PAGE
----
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Would You Stand Naked In Front Of A School Assembly?

07 February 2017

This is the key question that principals and teachers in post primary schools in the Derry Strabane Council area are being asked to bring to their pupils this week.

A new initiative to highlight the dangers of sexting among young people is to be launched in the North West this month by a coalition of local agencies.

Sexting – the sending or sharing of explicit photos or videos online - has been identified as a major risk for teenagers who are often the victims of cyber bullying or exploitation.

Agencies working to protect young people from harm say sexting has very serious unforeseen consequences for teenagers, many of whom initially believe it is just a bit of fun.

“It’s not ok” is the message of a national and regional campaign about the dangers of sexting being run locally during Sexual Violence Week from 6 – 12th February.

The Derry and Strabane Policing and Community Safety Partnership and the Western Domestic and Sexual Violence Partnership, an umbrella group for local agencies working to tackle abuse, have come together to highlight the dangers of sexting using the tagline #itsnotok

School principals, teachers, parents, youth workers and others are being urged to raise the issue and provide support for young people who have been affected.

They are being asked to help raise awareness about the dangers of sending or sharing nude images or videos online.

Such sharing can turn into a nightmare for some young people who realise, too late, that they have no control over where their images can end up.

Images shared online can be viewed by large numbers of people very quickly and in some cases have been used to bully and blackmail.
Research has shown that some teenagers believe sexting is the norm, is part of exploring sexual identity and is harmless because ‘everyone is doing it’.

Others, however, report that they feel under pressure to send images and find it hard to refuse. Others share photos to get attention.

Many teenagers don’t realise that after the image is sent, even to just one person, they have no control over where it ends up or how many people eventually view it.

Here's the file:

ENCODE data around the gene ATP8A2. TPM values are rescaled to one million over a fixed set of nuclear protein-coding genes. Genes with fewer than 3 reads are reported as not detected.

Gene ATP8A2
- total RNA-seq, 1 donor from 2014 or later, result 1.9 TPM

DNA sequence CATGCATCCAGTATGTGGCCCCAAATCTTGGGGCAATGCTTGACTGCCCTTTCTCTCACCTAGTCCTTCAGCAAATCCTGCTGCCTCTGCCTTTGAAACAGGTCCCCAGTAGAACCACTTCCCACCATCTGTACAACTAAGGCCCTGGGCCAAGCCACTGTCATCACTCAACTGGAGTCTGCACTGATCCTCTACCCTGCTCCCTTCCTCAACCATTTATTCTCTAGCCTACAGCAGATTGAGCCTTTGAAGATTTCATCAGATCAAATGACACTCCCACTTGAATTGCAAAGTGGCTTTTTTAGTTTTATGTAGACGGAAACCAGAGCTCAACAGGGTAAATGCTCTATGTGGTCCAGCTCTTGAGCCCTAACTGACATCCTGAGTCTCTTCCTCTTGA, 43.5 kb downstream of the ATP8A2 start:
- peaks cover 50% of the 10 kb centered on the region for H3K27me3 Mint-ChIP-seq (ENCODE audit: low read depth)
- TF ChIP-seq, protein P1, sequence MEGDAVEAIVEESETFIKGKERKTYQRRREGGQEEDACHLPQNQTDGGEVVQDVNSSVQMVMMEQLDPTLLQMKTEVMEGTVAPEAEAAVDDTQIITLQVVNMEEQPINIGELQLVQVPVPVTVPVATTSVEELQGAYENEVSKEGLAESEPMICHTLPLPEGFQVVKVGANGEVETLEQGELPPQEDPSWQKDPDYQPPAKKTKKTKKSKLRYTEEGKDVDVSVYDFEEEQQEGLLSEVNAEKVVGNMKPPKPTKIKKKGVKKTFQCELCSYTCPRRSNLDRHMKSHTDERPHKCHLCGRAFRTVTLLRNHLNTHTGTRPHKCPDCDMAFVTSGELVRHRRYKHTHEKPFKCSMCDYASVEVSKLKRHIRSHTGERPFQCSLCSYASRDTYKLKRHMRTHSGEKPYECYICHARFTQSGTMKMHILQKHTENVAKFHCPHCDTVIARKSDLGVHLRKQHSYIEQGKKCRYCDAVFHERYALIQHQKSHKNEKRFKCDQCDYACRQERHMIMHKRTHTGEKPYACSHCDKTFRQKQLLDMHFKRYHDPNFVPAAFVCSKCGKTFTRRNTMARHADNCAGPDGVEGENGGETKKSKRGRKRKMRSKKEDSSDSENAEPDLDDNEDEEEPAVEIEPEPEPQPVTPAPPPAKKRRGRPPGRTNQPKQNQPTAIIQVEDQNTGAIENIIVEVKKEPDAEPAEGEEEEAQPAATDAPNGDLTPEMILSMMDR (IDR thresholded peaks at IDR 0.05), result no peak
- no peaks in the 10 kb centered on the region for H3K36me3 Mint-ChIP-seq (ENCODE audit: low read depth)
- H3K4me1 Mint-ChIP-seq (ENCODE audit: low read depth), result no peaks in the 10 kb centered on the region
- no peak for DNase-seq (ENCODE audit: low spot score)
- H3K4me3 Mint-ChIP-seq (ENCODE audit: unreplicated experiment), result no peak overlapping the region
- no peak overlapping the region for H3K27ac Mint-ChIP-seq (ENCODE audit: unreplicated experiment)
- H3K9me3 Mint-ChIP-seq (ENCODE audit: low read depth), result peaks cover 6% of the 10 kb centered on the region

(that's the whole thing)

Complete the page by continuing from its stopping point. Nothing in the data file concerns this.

Given these concerns, the Derry and Strabane PCSP and the Western Domestic and Sexual Violence Partnership are asking principals in schools to invite young people in post primary schools to consider the question: “Would you stand naked in front of the school assembly?”, as the danger of the level of exposure and its consequences for the individuals involved can be similar as a result of sexting.

The organisers of the #itsnotok events and awareness raising campaign in the Derry Strabane area will be offering resources to schools and others working with young people that will include screen wipes which can attach to phones and will contain key messages and useful information to aid protection, prevention and support.

Schools and others working with young people are being asked to come forward to access help and support for any young person who is concerned about sexting and/or feels under pressure to send explicit photos.

Help will also be available to anyone who has had their image circulated on social media or may be concerned about someone else and is not sure how best to help.

Other members of the Western Domestic and Sexual Violence Partnership across the area organising events during Sexual Violence Awareness Raising Week include: NEXUS; NSPCC; Foyle Women’s Aid; Men’s Action Network; Men’s Advisory Project; Western Health and Social Care Trust.

For further information about the campaign events please contact Vanessa Russell at Derry and Strabane Policing and Community Safety Partnership by emailing [email protected] or telephoning 028 71 253 253 or Priscilla Magee Chair Prevention Subgroup Western Domestic and Sexual Violence Partnership Chair [07880723076].